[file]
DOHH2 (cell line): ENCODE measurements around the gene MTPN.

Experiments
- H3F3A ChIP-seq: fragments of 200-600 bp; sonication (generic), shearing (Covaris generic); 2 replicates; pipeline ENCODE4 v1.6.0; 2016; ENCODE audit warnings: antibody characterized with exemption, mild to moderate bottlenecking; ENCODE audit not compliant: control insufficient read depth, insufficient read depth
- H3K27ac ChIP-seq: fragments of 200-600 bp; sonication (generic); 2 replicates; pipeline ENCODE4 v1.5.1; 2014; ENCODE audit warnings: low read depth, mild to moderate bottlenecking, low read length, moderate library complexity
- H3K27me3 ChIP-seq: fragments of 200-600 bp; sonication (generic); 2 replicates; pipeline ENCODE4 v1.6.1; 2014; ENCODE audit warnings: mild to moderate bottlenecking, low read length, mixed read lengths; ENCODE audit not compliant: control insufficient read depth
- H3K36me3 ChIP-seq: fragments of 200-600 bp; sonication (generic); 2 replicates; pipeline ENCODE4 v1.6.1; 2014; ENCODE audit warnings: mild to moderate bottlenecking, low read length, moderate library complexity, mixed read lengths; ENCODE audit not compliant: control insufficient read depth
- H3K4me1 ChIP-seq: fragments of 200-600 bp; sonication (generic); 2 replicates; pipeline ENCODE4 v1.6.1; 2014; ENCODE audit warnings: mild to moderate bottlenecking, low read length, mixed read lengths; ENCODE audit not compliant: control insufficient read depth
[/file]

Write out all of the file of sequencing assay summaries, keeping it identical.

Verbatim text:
DOHH2 (cell line): ENCODE measurements around the gene MTPN.

Experiments
- H3F3A ChIP-seq: fragments of 200-600 bp; sonication (generic), shearing (Covaris generic); 2 replicates; pipeline ENCODE4 v1.6.0; 2016; ENCODE audit warnings: antibody characterized with exemption, mild to moderate bottlenecking; ENCODE audit not compliant: control insufficient read depth, insufficient read depth
- H3K27ac ChIP-seq: fragments of 200-600 bp; sonication (generic); 2 replicates; pipeline ENCODE4 v1.5.1; 2014; ENCODE audit warnings: low read depth, mild to moderate bottlenecking, low read length, moderate library complexity
- H3K27me3 ChIP-seq: fragments of 200-600 bp; sonication (generic); 2 replicates; pipeline ENCODE4 v1.6.1; 2014; ENCODE audit warnings: mild to moderate bottlenecking, low read length, mixed read lengths; ENCODE audit not compliant: control insufficient read depth
- H3K36me3 ChIP-seq: fragments of 200-600 bp; sonication (generic); 2 replicates; pipeline ENCODE4 v1.6.1; 2014; ENCODE audit warnings: mild to moderate bottlenecking, low read length, moderate library complexity, mixed read lengths; ENCODE audit not compliant: control insufficient read depth
- H3K4me1 ChIP-seq: fragments of 200-600 bp; sonication (generic); 2 replicates; pipeline ENCODE4 v1.6.1; 2014; ENCODE audit warnings: mild to moderate bottlenecking, low read length, mixed read lengths; ENCODE audit not compliant: control insufficient read depth